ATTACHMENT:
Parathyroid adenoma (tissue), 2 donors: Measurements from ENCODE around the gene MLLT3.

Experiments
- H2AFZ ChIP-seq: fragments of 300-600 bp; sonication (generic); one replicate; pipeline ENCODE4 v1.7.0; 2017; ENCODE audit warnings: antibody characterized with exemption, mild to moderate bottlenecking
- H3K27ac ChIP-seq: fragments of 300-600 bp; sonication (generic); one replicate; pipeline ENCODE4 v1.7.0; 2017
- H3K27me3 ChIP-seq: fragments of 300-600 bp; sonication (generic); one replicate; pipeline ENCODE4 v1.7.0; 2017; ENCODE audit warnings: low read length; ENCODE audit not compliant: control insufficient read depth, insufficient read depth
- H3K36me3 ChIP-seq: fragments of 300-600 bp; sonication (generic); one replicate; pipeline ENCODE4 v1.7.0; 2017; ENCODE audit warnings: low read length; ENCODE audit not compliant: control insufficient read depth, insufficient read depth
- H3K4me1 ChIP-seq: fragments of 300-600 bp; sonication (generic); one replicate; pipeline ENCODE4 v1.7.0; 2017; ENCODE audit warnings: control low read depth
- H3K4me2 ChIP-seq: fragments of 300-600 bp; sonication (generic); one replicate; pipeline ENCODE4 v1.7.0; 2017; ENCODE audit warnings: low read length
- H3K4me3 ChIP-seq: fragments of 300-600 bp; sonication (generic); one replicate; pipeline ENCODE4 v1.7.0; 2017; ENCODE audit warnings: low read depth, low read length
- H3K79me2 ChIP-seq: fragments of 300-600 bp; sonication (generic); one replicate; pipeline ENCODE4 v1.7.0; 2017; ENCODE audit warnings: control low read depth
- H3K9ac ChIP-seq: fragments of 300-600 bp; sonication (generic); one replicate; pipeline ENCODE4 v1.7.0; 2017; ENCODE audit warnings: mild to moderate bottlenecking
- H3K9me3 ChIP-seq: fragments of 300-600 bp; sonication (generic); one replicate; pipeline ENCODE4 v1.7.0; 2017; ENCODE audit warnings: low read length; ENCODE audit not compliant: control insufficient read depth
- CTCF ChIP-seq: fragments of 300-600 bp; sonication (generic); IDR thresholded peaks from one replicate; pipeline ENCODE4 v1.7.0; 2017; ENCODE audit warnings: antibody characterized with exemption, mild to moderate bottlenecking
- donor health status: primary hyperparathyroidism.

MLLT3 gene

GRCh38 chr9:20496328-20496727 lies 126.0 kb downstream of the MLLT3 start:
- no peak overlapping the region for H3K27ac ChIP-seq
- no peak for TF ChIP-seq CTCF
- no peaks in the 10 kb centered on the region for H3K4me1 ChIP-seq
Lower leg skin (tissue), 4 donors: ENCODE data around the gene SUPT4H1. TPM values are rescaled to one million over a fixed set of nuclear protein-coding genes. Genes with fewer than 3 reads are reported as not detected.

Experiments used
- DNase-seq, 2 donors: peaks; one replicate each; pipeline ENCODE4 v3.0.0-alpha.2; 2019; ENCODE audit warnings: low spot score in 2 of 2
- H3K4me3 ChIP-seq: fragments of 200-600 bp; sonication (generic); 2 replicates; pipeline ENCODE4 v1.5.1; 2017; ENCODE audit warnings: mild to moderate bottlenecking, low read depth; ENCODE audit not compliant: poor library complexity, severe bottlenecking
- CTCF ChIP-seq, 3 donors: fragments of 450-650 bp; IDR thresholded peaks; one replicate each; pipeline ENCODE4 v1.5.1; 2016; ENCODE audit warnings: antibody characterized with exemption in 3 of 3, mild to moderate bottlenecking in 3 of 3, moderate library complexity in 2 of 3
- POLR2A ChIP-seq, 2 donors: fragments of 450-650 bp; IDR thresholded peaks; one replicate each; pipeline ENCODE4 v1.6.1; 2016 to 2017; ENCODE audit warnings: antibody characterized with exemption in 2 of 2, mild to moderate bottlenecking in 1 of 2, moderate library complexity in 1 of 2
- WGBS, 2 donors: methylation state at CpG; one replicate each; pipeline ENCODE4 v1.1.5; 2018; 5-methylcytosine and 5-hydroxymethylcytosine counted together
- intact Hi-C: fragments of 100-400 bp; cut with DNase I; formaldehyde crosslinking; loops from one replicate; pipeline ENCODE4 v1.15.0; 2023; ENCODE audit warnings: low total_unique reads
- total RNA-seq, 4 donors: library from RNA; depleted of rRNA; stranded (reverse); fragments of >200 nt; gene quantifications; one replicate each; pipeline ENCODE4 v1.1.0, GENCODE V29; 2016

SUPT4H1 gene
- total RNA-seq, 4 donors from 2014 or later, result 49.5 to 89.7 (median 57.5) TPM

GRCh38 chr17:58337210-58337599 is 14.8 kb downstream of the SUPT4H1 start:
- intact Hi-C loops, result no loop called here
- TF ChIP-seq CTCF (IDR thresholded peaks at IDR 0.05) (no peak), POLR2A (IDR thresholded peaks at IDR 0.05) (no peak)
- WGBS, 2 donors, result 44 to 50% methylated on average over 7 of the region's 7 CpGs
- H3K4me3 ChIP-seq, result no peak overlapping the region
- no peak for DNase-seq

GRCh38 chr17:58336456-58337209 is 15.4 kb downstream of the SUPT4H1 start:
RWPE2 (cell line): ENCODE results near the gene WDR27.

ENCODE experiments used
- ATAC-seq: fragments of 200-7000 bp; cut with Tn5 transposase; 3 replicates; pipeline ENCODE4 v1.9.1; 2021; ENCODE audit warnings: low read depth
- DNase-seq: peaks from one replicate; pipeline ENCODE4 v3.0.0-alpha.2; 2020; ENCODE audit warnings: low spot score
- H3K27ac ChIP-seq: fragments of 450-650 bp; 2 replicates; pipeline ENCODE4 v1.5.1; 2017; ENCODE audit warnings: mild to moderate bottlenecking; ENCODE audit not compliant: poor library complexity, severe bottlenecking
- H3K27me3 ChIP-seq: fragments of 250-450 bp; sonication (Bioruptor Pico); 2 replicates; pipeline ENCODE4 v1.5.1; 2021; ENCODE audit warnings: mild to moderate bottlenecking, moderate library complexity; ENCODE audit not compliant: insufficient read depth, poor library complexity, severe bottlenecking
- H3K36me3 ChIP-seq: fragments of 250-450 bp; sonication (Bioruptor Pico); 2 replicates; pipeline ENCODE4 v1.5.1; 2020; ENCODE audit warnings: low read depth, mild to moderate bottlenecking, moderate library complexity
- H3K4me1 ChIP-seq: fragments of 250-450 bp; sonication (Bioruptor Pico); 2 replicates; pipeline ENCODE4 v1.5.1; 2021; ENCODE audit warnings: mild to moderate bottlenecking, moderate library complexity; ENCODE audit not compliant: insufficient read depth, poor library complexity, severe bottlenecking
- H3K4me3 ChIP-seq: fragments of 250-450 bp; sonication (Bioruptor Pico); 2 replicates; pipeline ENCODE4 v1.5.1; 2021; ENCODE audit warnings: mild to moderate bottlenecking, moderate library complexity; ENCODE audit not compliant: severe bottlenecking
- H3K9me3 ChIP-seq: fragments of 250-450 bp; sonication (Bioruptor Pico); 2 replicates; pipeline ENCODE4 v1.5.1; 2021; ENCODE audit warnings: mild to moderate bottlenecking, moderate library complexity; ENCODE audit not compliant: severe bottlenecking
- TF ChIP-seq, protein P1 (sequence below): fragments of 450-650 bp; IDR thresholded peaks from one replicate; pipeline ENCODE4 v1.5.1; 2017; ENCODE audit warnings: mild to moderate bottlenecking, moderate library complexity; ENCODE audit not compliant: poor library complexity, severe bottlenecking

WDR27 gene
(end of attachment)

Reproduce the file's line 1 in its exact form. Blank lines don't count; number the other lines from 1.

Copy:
Parathyroid adenoma (tissue), 2 donors: Measurements from ENCODE around the gene MLLT3.